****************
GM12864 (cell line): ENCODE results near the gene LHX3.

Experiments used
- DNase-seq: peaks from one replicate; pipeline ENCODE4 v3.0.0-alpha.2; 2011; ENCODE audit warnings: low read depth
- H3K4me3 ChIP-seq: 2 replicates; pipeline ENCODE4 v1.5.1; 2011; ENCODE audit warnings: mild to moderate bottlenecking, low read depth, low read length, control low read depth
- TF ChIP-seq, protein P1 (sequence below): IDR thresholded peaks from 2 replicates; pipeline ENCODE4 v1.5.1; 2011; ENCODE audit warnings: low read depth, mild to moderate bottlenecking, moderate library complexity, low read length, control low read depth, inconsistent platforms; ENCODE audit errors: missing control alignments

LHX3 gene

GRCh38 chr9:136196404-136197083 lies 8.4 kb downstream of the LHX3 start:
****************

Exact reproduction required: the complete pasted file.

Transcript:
GM12864 (cell line): ENCODE results near the gene LHX3.

Experiments used
- DNase-seq: peaks from one replicate; pipeline ENCODE4 v3.0.0-alpha.2; 2011; ENCODE audit warnings: low read depth
- H3K4me3 ChIP-seq: 2 replicates; pipeline ENCODE4 v1.5.1; 2011; ENCODE audit warnings: mild to moderate bottlenecking, low read depth, low read length, control low read depth
- TF ChIP-seq, protein P1 (sequence below): IDR thresholded peaks from 2 replicates; pipeline ENCODE4 v1.5.1; 2011; ENCODE audit warnings: low read depth, mild to moderate bottlenecking, moderate library complexity, low read length, control low read depth, inconsistent platforms; ENCODE audit errors: missing control alignments

LHX3 gene

GRCh38 chr9:136196404-136197083 lies 8.4 kb downstream of the LHX3 start: